Ford unveils new gasoline-powered Mustang

Agency Report
Agency Report
Bill Ford, Executive Chair of Ford Motor Company, speaks during the debut of the next generation 2024 Ford Mustang at the North American International Auto Show in Detroit, Michigan on September 14, 2022. (Photo by Geoff Robins / AFP)

Revealing that there are exceptions to Detroit’s electric vehicle push, Ford Wednesday unveiled its seventh-generation Mustang, a gas-powered sedan that the Michigan company suggested could be the best yet.

The latest Mustang — once the inspiration for a Serge Gainsbourg song and seen in some 3,000 movies — features a “fighter jet-inspired” interior and performance features that make it “the most exhilarating and fun-to-drive yet,” Ford said.

Ford, which has dived into EV investment as much as any company in recent years, made no apologies for extending the Mustang’s petroleum-oriented future.

“Investing in another generation of Mustang is a big statement at a time when many of our competitors are exiting the business of internal combustion vehicles,” said Jim Farley, CEO of Ford Motor Company in a press release.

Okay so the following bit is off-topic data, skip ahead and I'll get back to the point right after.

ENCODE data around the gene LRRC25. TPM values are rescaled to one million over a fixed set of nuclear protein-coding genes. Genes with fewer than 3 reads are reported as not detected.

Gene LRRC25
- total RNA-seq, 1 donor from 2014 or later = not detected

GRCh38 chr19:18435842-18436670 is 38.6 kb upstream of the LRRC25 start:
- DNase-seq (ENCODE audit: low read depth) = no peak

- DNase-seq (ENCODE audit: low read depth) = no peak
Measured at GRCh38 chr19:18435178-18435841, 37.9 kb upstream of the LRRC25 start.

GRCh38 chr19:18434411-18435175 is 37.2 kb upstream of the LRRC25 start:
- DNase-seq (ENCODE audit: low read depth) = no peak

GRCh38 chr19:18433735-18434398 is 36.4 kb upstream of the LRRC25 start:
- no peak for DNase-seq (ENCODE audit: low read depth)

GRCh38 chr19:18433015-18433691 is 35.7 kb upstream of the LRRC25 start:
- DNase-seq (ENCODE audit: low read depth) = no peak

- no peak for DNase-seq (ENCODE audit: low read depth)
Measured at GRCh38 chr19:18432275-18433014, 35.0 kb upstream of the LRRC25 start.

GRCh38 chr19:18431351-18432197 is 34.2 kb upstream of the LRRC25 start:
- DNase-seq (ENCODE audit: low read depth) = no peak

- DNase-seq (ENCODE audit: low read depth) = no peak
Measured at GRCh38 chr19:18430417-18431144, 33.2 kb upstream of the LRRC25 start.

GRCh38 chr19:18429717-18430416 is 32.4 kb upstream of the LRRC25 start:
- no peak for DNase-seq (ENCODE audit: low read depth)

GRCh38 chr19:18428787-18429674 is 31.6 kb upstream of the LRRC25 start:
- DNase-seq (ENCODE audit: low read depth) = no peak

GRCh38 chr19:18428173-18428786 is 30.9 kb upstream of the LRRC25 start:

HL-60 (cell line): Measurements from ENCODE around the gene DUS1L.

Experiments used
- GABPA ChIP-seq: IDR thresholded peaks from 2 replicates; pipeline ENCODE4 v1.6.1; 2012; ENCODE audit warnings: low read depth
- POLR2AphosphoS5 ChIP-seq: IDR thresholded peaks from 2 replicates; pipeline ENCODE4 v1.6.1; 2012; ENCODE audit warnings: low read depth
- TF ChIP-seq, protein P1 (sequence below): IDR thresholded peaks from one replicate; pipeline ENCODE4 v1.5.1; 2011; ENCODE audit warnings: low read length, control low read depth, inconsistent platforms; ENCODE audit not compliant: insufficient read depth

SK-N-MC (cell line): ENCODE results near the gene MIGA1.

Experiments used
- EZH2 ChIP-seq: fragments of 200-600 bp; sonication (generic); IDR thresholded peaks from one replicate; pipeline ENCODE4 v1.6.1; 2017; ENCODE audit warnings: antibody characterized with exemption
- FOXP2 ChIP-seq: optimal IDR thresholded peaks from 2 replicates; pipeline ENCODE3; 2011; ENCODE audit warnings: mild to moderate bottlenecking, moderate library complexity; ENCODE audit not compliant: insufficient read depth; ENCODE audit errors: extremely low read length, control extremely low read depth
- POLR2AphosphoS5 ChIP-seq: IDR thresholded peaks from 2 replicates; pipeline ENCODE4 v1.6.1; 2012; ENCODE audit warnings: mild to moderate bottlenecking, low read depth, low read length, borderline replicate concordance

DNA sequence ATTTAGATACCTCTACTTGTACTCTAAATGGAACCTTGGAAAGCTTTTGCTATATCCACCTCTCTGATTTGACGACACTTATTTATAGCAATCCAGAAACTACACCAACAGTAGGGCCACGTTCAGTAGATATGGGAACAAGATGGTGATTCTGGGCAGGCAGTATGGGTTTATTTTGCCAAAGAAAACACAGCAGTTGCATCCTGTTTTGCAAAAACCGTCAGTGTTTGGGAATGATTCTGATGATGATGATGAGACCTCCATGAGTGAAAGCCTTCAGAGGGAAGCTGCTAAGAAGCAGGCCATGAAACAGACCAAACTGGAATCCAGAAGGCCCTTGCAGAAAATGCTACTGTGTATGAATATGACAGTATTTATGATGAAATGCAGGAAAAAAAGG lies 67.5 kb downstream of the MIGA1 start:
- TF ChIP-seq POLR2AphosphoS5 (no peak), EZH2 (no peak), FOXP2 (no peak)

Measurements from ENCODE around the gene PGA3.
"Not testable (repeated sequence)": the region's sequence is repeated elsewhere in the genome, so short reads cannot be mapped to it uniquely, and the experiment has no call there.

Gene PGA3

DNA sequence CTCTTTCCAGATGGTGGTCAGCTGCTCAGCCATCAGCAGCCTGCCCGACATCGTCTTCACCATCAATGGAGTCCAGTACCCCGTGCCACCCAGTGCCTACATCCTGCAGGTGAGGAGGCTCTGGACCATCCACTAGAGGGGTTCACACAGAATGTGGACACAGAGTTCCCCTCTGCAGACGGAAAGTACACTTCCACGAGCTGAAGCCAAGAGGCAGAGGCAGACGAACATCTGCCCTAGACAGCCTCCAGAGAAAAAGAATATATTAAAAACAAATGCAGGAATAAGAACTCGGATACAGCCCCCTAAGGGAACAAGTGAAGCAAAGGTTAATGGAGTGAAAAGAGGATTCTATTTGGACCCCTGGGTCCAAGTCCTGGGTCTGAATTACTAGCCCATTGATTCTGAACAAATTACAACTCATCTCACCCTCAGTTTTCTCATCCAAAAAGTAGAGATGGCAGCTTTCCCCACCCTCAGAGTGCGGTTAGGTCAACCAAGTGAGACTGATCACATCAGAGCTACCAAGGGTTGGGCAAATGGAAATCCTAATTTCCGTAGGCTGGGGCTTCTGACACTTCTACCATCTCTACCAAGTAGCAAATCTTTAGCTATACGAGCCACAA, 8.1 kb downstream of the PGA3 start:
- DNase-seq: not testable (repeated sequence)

“Ford, however, is turbocharging its internal combustion engine (ICE) growth plan, adding connected technology, opinionated derivatives, and hybrid options to our most profitable and popular cars –- all in the Ford Blue family –- on top of investing $50 billion in electric vehicles through 2026.”

The newest Mustang nods to earlier versions in the model’s 58-year history in its lighting and grille design, while also employing the latest in digital technology. This includes a key fob that lets drivers who love the sound of an engine revving satisfy their fix with the press of a button.

In extending the Mustang’s run, Ford’s move runs counter to some other brands like Dodge, which in August said it was phasing out gasoline-powered Muscle car models the Challenger and Charger.

Ford’s vehicle launch event also invoked some of the panache of past car shows at a time when the industry has been moving away from the marketing model in favour of online launches.

The Detroit Auto Show of yore was known for stunts like the 1992 arrival of the Jeep Grand Cherokee, which announced itself by crashing through the glass.

For Wednesday’s Mustang launch, Ford organized a “Stampede” of earlier Mustangs that caravaned from around the country to Hart Plaza in downtown Detroit.

Participants were encouraged to participate in a best-dressed contest of “attire inspired by their favourite period in Mustang history, from the 1960s through today,” with the first-place prize a two-year car lease for a new Mustang.


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